bill morneau

The Liberal government will not end up shooting early-stage risk capital in the foot by implementing the unfair tax changes contemplated in the summer

In August 2017, the Liberal government announced their proposed business tax reform. The announcement was met with an onslaught of criticism from the Canadian small business and startup communities, and the debate continues to this day.

The tax reform, if realized, would severely curtail early stage technology investment, compromising the supportive entrepreneurial culture that Canada has worked so hard to build. But I don’t foresee the changes being made as is.

The government will realize that making it tougher on small business entrepreneurs is not in the best interest of the country, particularly in consideration of moves being made by our neighbour to the south. This will be the year that the Liberal government finally wakes up to partnering with the small business and investment community rather than waging a misguided class warfare. There is too much at stake for all Canadians for reason not to prevail.

Canada will enjoy another stellar year in technology investments, mergers and exits

While this prediction may sound like a given, our tech community has seen many a lackluster year and Canada has not yet had its day in the sun.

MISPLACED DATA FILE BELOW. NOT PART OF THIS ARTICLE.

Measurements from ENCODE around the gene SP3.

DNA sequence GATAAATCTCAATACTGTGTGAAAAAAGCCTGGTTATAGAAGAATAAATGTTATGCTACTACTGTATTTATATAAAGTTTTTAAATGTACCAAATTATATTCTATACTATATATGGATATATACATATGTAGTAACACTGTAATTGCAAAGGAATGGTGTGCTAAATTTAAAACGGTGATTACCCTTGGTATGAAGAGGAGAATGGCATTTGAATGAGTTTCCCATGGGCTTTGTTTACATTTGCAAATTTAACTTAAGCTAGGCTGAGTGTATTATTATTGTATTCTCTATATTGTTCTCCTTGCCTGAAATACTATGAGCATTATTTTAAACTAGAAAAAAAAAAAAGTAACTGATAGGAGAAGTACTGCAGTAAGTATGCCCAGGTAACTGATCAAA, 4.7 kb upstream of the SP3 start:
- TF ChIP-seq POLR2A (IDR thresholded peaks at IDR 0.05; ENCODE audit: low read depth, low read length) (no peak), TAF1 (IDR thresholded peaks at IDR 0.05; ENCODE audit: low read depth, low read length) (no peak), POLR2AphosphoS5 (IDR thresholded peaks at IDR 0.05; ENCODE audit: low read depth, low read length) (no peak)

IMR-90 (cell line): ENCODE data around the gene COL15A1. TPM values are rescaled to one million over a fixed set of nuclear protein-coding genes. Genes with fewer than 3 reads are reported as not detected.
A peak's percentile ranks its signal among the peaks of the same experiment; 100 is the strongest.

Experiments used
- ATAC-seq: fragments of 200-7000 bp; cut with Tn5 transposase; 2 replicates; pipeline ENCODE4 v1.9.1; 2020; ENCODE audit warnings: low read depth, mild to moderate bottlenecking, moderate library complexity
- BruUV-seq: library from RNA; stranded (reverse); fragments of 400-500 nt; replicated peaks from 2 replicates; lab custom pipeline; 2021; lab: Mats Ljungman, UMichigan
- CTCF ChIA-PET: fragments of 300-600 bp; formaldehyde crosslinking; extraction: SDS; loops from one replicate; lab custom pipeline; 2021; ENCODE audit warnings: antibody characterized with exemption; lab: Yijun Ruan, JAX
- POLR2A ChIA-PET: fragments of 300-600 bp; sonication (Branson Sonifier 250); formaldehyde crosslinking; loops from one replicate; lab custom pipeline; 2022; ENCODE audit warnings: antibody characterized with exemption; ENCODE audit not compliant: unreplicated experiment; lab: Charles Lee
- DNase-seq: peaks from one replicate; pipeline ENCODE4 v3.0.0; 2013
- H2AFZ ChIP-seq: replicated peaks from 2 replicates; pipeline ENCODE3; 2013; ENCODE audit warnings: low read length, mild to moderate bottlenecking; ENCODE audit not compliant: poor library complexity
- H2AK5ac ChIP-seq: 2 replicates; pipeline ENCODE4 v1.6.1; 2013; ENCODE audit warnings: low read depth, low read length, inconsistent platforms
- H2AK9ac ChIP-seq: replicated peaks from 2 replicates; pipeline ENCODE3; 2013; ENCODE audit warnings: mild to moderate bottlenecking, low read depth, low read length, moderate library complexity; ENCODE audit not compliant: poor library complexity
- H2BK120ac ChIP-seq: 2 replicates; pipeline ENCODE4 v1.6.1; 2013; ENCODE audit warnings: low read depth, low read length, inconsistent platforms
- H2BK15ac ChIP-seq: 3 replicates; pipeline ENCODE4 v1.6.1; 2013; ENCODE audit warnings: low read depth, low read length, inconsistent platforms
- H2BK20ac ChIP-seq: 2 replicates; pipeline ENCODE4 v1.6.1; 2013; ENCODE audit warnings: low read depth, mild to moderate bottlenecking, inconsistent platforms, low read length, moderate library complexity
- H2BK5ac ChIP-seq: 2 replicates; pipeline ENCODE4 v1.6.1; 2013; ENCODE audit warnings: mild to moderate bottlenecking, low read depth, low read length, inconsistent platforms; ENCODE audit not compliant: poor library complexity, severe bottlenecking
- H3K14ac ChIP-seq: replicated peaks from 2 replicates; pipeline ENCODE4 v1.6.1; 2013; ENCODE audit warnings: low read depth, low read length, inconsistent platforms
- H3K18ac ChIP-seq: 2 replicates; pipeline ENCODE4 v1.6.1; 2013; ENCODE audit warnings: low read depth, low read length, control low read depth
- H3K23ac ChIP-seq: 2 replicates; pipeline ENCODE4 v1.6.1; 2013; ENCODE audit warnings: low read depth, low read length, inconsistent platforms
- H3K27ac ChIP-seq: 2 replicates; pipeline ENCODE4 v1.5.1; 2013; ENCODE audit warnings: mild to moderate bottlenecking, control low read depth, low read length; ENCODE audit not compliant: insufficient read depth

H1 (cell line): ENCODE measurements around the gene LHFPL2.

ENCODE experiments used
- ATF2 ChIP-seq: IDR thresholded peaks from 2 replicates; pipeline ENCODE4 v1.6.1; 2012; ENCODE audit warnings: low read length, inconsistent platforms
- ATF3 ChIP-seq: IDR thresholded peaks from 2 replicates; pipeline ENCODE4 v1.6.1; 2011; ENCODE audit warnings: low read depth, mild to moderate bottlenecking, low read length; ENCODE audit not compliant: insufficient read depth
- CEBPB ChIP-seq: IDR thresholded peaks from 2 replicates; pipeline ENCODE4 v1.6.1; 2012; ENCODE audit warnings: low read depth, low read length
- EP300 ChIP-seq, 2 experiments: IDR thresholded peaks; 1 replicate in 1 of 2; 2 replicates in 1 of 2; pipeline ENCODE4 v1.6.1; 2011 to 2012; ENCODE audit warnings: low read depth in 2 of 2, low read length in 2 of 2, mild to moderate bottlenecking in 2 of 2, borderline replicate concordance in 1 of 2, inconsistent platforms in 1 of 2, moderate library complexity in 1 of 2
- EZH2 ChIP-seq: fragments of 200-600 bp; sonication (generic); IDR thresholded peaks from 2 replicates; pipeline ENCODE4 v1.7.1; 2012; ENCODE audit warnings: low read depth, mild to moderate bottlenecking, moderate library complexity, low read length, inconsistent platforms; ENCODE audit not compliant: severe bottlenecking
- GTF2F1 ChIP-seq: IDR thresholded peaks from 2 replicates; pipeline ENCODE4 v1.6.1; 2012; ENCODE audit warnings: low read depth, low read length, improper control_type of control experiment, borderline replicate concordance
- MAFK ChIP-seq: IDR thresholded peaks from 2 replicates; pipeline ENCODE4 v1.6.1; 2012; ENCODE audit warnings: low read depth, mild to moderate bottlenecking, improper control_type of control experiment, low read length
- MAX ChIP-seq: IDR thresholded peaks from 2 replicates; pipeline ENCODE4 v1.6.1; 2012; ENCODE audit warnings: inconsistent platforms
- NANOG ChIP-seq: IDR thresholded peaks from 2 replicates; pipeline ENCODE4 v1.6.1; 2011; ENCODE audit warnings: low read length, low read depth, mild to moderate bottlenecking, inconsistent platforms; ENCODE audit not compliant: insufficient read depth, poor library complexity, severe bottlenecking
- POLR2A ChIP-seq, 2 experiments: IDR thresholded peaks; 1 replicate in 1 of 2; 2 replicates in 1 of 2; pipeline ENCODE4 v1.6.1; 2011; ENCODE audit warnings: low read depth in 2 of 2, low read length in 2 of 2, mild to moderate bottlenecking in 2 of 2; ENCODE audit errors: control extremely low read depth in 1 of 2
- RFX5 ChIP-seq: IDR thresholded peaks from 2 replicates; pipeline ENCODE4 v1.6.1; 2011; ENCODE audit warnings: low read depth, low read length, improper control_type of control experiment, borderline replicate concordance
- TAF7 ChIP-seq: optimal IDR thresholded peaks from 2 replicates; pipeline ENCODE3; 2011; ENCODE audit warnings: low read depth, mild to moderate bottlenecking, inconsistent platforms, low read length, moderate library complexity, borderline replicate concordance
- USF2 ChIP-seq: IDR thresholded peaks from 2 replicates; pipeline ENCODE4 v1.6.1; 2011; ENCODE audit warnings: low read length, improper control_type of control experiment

2018 will see Canada standing tall, with much wealth generated, and its ranking in the world of technology will continue to grow. In many ways, government intervention aside, the stars are aligned. We have several successful second and third time entrepreneurs giving back, capital is flowing, and we have the best engineering talent in the world. This is our time.

Bruce Croxon

Bruce Croxon

Bruce Croxon is the Managing Partner at Round13 Capital. He spent the first half of his career piloting Lavalife from infancy through to its sale in 2004 for $176 million. Following his three-season stint on CBC’s hit show Dragons’ Den, Bruce co-founded Round13 to help fund Canada’s most promising growth stage digital companies.

  • derpydoo

    “Last summer, cannabis stocks soared as investors anticipated the profits
    associated with a legalized distribution system, but by the end of the
    year stock prices had taken a turn for the worse as uncertainty about
    the demand for legal marijuana grew. This downward spiral will continue
    if regulated sales prices are higher than what consumers are currently
    paying — and that’s what we’re expecting.”

    This is nonsense. Stock prices across the sector are still far, far higher than they were last year. There was no ‘turn for the worse’ at the end of the year.

    Furthermore, and more to the meat of the point, is that confidence in cannabis stocks is about long term, global markets, not whether or not the black market closes on day one.

    There is absolutely a bubble right now with cannabis stocks, but this kind of myopic analysis is comically inept.

  • Alex Wickwire

    love the optimism mr Croxon